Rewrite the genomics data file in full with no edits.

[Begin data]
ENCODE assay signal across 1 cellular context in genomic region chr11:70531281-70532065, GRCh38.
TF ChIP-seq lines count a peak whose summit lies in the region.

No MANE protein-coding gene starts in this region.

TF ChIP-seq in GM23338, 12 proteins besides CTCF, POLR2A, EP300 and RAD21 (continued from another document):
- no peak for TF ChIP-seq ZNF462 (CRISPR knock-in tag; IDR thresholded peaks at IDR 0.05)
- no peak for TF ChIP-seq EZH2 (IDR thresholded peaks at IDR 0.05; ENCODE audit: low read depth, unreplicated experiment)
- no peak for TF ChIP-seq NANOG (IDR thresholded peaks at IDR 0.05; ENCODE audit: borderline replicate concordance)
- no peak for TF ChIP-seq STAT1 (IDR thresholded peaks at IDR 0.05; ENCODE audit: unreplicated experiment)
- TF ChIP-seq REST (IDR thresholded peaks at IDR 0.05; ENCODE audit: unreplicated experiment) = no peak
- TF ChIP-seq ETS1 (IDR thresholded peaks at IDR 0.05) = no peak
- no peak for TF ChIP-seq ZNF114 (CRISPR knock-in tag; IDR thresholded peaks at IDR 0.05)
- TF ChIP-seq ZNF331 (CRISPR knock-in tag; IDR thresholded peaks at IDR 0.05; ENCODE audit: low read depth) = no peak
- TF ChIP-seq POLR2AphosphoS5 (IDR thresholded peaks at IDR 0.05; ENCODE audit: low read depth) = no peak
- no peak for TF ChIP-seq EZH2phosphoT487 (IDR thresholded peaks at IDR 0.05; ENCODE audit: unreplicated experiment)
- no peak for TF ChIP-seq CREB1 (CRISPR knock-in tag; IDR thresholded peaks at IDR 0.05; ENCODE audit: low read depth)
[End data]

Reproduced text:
ENCODE assay signal across 1 cellular context in genomic region chr11:70531281-70532065, GRCh38.
TF ChIP-seq lines count a peak whose summit lies in the region.

No MANE protein-coding gene starts in this region.

TF ChIP-seq in GM23338, 12 proteins besides CTCF, POLR2A, EP300 and RAD21 (continued from another document):
- no peak for TF ChIP-seq ZNF462 (CRISPR knock-in tag; IDR thresholded peaks at IDR 0.05)
- no peak for TF ChIP-seq EZH2 (IDR thresholded peaks at IDR 0.05; ENCODE audit: low read depth, unreplicated experiment)
- no peak for TF ChIP-seq NANOG (IDR thresholded peaks at IDR 0.05; ENCODE audit: borderline replicate concordance)
- no peak for TF ChIP-seq STAT1 (IDR thresholded peaks at IDR 0.05; ENCODE audit: unreplicated experiment)
- TF ChIP-seq REST (IDR thresholded peaks at IDR 0.05; ENCODE audit: unreplicated experiment) = no peak
- TF ChIP-seq ETS1 (IDR thresholded peaks at IDR 0.05) = no peak
- no peak for TF ChIP-seq ZNF114 (CRISPR knock-in tag; IDR thresholded peaks at IDR 0.05)
- TF ChIP-seq ZNF331 (CRISPR knock-in tag; IDR thresholded peaks at IDR 0.05; ENCODE audit: low read depth) = no peak
- TF ChIP-seq POLR2AphosphoS5 (IDR thresholded peaks at IDR 0.05; ENCODE audit: low read depth) = no peak
- no peak for TF ChIP-seq EZH2phosphoT487 (IDR thresholded peaks at IDR 0.05; ENCODE audit: unreplicated experiment)
- no peak for TF ChIP-seq CREB1 (CRISPR knock-in tag; IDR thresholded peaks at IDR 0.05; ENCODE audit: low read depth)